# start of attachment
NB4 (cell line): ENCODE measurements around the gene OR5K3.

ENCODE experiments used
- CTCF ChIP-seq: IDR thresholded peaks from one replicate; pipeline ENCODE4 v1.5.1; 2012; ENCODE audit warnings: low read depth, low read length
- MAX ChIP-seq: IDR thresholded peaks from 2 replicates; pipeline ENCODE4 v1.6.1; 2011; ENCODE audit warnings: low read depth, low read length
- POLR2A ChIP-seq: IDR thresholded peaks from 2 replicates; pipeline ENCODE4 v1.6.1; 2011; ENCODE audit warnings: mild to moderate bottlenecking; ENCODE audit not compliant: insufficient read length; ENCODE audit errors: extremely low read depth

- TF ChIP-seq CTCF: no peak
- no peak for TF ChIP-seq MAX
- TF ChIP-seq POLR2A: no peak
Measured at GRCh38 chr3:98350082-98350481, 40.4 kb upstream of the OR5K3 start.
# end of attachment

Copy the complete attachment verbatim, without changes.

NB4 (cell line): ENCODE measurements around the gene OR5K3.

ENCODE experiments used
- CTCF ChIP-seq: IDR thresholded peaks from one replicate; pipeline ENCODE4 v1.5.1; 2012; ENCODE audit warnings: low read depth, low read length
- MAX ChIP-seq: IDR thresholded peaks from 2 replicates; pipeline ENCODE4 v1.6.1; 2011; ENCODE audit warnings: low read depth, low read length
- POLR2A ChIP-seq: IDR thresholded peaks from 2 replicates; pipeline ENCODE4 v1.6.1; 2011; ENCODE audit warnings: mild to moderate bottlenecking; ENCODE audit not compliant: insufficient read length; ENCODE audit errors: extremely low read depth

- TF ChIP-seq CTCF: no peak
- no peak for TF ChIP-seq MAX
- TF ChIP-seq POLR2A: no peak
Measured at GRCh38 chr3:98350082-98350481, 40.4 kb upstream of the OR5K3 start.